Greenland ice cores show record of acid rain, success of U.S. Clean Air Act

The rise and fall of acid rain is a global experiment whose results are preserved in the geologic record. By analyzing samples from the Greenland ice sheet, atmospheric scientists found clear evidence of the U.S. Clean Air Act. They also discovered a link between air acidity and how nitrogen is preserved in layers of snow.
Forty-five years ago, acid rain was killing fish and dissolving stone monuments on the East Coast. Air pollution rose beginning with the Industrial Revolution and started to improve when the U.S. Clean Air Act of 1970 required coal power plants and other polluters to scrub sulfur out of their smokestacks.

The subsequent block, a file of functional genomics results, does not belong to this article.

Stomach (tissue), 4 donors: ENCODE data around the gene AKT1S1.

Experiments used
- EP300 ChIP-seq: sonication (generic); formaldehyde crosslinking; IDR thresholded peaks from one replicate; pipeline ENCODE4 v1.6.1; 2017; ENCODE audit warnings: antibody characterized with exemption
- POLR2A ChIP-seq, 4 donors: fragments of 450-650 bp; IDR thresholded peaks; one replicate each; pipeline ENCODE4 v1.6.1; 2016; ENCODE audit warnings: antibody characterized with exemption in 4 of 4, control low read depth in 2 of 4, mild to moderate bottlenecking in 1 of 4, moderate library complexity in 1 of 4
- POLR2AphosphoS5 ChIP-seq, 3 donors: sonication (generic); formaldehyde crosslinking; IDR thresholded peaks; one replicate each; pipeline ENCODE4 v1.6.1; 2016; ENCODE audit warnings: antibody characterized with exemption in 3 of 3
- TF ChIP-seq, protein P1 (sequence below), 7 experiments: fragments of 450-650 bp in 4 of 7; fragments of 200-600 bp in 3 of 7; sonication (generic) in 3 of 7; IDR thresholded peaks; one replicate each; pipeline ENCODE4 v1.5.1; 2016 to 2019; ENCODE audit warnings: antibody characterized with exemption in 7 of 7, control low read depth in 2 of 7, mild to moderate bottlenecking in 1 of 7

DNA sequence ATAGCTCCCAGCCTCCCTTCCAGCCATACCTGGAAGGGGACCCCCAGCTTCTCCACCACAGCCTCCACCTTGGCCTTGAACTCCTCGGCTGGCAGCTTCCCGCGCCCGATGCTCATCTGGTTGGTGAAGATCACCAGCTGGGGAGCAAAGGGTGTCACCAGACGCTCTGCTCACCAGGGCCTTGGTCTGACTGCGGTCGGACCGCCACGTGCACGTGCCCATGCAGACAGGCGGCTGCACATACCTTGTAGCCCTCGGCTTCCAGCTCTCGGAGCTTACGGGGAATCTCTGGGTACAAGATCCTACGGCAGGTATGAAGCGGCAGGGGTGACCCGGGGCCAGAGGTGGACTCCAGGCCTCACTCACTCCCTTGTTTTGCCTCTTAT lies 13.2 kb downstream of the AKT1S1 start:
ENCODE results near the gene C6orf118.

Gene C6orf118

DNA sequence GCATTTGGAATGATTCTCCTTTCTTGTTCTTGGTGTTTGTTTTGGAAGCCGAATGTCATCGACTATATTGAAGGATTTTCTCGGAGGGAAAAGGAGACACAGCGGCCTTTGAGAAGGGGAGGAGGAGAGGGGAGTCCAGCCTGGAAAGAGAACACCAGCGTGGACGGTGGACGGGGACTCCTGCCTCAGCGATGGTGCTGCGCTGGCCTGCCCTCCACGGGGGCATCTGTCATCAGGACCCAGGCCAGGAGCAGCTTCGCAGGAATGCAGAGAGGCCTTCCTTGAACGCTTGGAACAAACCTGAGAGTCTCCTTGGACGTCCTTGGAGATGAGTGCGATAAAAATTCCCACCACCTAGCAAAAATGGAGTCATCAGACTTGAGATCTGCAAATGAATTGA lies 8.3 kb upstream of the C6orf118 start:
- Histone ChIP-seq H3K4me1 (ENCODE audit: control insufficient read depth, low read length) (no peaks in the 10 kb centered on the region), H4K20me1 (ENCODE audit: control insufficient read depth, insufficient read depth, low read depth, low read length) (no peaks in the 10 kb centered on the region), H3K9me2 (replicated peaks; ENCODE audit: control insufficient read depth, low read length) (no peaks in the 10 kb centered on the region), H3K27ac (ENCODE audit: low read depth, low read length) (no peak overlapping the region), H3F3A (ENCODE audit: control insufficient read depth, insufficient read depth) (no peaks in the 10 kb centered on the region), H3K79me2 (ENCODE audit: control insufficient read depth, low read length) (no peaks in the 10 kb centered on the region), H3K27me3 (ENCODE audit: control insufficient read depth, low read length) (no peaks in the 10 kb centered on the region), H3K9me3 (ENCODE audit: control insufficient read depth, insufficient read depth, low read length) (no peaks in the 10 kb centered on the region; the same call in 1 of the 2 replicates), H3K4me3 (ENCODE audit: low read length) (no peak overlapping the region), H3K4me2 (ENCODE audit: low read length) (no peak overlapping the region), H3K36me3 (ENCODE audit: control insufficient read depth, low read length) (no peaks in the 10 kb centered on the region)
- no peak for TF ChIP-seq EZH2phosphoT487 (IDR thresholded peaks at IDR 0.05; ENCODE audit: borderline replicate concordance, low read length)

UW researchers began their study of ice cores interested in smog, not acid rain. They discovered a link between the two forms of pollution in the geologic record.
Nitrogen is emitted as a short-lived compound, NOx, which causes ground-level ozone, the main ingredient in smog, and relates to compounds that are the “detergent” of the atmosphere. Sources of NOx include smokestacks and vehicle tailpipes, as well as wildfires, soil microbes or reactions triggered by lightning strikes.